Podcasting is gaining traction in the UK with the same gusto that the industry is witnessing stateside. A comprehensive new study, “The Power of UK Podcasting” from podcasting consultancy 4DC, finds a potent audience: “switched-on, high-spend, discerning; listeners and customers who are ready and willing to engage with brands through a special kind of medium.” Further, the report advises: “Brands need to see that early-bird potential like this doesn’t come around often.”
The 40-page report deems this dedicated podcast sector “A-Listeners,” further tagging it as “an audience that’s unique and multiplying; that’s active, loyal and connected. And whose spend power has to be broken down to be believed.”
Between 2013 and 2018, the UK podcast listener base has doubled, from 3.2 million to 5.9 million, accounting for 11% of the total UK adult (15+) population, according to 4DC/Ofcom. In autumn 2018, RAJAR (the UK equivalent of Nielsen) put the figure at 6.9 million adults or 13%
of the adult population. And Reuters believes listenership could be higher still, reporting that 18% of Brits access a podcast “at least once a month.” (It notes that BBC iPlayer and ITV streams, YouTube videos and paywalled newspaper podcast content are not typically reported as such).
In the UK – as in the U.S. – Millennials and Gen Z are at the top of listening. Half of all regular UK listeners are under 35 (49%) while the biggest year-on-year surge in listenership is in teens and early 20s, 4DC reports. And looking at overall growth of the platform, the organization cites an exponential and steady increase in listening: +6% in 2015, +7% in 2016, +8% in 2017, +11% in 2018 and +15% in 2019. The forecast for the next two years: +20% in 2020 and +26% in 2021—four times the growth in 2015.
4DC found that the majority of listeners (90%) tune in alone, via smartphone (77%) while the most popular listening opportunities are while commuting (51%), while doing housework (40%), while driving (22%), while exercising (20%), during lunch (19%) and while working (18%).
The UK podcast gender split is 63% men and 37% women. 4DC says that podcasts that focus on sports, comedy, music and news are preferred by males; and comedy, music, TV/music and news by females. Comedy is the No. 1 genre across a wide swath, 16 years old up to 44 years old; while music dominates 45+.
Discovery continues to be the medium’s greatest challenge, as has been widely acknowledged. In “The Power of UK Podcasting” study, 32% of those surveyed find new programs through word of mouth, an even 32% discover them by researching online, while 29% count on recommendations from friends.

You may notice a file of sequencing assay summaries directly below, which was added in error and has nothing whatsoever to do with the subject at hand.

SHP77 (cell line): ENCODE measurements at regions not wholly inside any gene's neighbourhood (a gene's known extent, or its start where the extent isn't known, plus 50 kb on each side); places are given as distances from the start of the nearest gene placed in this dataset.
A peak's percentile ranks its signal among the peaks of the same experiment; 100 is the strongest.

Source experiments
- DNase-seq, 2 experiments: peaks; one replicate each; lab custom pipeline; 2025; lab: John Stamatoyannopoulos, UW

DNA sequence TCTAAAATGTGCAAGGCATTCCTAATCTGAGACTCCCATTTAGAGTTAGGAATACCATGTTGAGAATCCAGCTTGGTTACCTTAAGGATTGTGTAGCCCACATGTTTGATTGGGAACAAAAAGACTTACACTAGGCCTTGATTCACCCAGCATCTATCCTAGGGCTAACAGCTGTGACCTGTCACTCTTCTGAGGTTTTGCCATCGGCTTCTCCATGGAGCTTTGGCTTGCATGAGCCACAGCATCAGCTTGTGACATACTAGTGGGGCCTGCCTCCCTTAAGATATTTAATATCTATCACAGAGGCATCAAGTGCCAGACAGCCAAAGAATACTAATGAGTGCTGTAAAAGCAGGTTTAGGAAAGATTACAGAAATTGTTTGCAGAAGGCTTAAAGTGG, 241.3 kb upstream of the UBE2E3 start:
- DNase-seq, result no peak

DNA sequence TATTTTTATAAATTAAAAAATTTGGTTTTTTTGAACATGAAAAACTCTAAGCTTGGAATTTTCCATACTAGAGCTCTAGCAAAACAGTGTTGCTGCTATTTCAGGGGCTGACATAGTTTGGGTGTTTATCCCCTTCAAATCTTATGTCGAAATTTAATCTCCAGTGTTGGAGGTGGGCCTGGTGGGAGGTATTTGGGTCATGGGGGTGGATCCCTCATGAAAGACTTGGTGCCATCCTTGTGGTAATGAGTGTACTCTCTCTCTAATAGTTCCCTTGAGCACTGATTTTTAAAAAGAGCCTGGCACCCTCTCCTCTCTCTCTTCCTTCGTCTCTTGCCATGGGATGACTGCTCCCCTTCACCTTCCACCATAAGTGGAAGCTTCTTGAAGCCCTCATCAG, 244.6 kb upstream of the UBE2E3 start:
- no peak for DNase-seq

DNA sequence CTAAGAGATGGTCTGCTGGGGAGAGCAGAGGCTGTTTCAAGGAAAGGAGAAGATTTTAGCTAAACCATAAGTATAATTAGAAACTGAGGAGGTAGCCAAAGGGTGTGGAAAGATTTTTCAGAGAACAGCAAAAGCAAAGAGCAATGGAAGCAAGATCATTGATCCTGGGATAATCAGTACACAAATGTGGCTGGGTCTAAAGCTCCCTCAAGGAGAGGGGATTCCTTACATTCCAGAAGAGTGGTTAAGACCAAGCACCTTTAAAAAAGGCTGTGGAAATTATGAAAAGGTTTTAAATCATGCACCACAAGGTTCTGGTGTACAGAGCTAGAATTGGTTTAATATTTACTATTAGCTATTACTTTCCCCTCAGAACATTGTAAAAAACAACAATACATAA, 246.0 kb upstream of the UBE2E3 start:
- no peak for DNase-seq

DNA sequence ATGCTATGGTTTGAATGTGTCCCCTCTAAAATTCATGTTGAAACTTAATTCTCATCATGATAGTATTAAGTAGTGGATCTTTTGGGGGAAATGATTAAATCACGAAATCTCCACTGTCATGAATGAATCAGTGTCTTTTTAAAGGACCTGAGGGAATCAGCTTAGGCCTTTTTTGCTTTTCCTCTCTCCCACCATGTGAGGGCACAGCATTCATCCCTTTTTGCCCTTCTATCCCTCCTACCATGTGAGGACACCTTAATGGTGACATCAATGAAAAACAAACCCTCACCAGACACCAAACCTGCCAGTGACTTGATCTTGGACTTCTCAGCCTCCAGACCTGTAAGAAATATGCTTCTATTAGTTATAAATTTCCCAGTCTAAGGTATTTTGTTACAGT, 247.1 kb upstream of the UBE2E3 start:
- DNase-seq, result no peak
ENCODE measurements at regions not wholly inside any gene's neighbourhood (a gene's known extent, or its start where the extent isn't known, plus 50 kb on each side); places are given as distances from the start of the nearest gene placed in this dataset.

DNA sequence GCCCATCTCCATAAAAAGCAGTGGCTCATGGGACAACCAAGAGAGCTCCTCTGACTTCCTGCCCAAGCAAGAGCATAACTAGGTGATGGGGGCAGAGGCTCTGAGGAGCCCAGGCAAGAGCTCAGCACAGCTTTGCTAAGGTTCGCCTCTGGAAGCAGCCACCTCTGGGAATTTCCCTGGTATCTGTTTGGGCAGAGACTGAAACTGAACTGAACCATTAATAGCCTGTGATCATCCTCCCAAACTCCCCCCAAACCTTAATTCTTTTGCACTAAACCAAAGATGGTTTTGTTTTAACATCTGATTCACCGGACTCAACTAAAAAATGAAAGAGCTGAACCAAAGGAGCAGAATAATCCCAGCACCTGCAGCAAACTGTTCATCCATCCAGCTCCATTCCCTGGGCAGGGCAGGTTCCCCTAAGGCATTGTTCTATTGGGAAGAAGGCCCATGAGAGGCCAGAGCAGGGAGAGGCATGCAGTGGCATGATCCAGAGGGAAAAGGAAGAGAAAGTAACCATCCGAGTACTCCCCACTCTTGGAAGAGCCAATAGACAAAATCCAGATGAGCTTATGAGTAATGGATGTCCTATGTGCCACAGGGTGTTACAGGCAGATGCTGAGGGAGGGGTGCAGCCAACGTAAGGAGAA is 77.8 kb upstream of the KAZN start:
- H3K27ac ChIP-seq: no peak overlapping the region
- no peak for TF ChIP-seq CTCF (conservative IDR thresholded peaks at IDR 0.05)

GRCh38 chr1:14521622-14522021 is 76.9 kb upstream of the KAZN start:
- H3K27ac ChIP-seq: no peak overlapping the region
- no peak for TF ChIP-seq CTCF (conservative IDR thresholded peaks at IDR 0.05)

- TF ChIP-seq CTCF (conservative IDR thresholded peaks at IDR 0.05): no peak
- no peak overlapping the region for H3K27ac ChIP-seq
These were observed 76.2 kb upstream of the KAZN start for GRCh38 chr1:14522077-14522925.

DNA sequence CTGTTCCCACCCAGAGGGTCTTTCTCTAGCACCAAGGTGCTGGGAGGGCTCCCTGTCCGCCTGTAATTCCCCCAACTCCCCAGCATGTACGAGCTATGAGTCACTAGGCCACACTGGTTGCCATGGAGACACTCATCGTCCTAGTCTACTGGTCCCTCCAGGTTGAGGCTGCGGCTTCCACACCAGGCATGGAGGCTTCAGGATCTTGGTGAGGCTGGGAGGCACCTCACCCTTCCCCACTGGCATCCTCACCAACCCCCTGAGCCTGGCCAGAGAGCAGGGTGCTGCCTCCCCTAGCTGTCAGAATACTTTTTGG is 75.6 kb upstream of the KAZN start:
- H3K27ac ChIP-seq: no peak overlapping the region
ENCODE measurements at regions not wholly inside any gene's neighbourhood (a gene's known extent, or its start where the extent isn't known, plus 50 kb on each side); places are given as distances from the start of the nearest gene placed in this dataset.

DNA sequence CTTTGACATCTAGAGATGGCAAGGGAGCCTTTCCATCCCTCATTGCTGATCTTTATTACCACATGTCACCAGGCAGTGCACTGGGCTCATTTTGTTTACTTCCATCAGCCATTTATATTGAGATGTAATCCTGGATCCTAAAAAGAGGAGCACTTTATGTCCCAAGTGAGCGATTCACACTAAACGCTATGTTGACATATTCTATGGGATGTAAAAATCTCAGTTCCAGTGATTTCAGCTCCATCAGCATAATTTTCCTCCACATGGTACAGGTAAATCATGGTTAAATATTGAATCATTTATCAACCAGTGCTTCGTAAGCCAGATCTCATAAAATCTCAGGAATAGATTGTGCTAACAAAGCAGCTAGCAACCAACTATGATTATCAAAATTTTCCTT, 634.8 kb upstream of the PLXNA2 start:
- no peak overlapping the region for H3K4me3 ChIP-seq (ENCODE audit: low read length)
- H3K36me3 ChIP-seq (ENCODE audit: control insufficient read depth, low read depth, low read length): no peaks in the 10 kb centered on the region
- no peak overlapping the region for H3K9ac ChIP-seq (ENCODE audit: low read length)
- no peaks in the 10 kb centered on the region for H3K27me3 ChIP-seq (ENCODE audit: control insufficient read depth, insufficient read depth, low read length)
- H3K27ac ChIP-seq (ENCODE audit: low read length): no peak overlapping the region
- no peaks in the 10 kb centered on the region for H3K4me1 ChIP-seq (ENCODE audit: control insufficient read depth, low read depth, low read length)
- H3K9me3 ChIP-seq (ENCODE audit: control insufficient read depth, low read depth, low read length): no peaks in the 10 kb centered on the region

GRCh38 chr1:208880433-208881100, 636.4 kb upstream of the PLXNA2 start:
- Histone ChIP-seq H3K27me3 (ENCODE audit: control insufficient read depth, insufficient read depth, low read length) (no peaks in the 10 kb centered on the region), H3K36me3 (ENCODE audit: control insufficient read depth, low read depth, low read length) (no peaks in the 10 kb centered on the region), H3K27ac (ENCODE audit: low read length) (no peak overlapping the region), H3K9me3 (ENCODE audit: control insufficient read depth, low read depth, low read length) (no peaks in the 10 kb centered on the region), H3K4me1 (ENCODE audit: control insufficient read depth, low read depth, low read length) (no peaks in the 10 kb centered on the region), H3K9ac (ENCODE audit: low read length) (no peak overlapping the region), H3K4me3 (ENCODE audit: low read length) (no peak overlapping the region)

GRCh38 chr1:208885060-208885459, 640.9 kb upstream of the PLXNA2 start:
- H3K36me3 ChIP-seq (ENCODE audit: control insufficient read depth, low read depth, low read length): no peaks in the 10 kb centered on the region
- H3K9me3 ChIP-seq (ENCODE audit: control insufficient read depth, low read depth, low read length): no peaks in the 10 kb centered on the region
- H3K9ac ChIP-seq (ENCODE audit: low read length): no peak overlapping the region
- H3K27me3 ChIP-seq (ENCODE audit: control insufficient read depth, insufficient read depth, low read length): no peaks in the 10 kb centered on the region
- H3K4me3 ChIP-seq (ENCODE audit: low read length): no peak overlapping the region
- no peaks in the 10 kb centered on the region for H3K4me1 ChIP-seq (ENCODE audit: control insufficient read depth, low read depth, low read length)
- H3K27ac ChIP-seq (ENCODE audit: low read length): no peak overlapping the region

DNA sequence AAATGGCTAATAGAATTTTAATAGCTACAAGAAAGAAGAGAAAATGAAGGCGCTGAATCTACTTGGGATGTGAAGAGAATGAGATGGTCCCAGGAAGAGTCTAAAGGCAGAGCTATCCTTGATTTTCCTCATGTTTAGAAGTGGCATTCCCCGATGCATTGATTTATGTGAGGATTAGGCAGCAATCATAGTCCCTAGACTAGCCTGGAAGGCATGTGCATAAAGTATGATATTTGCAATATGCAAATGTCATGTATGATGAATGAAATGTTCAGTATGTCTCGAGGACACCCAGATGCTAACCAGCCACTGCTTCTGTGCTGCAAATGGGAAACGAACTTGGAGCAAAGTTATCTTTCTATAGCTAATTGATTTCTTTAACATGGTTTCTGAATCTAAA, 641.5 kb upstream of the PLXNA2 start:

The study also reveals that podcast listeners are “more audio active” in general. Some 42% of weekly podcast listeners also listen to live radio via a radio; 6% listen to live radio on a laptop, tablet or mobile phone; 2% access on-demand radio programs; 13% listen to streamed online music; and 12% lean on their own personal digital music or audio collections.
4DC, with Audioboom, also sought to determine podcast advertising’s effectiveness using a UK sample audience. A panel of listeners were played two popular 20-minute podcasts, “Beyond The Grid” and “No Such Thing As A Fish.” Each included host-read advertisements. Upon completion, the sample audience was tested on brand recall and brand perception. “The numbers are pretty resounding,” 4DC notes: In terms of brand recall, following “Beyond The Grid,” more than two thirds of listeners (67%) correctly recalled the ad brand was Bose, despite the spot appearing at the very beginning of the broadcast. And recall for The Economist in “No Such Thing As A Fish” was slightly less (60%) but still three in five, “and still a huge majority.”
Finally, the podcasting report found that within the platform’s core 25-34 age group, listeners outspend non-listeners by as much as 99% on non-essentials. In addition, 80% of podcast listeners are more active on social media than the general public, and are more likely to remember and engage with podcast advertisers. 4DC found that 80% of respondents see podcasts as a more effective advertising platform than traditional media platforms.
The methodology behind the report comprises interviews with 3,126 respondents: 1,112 non-podcast listeners and 2,014 podcast listeners, aged 16+. Research was conducted from March 3 to March 13, 2019.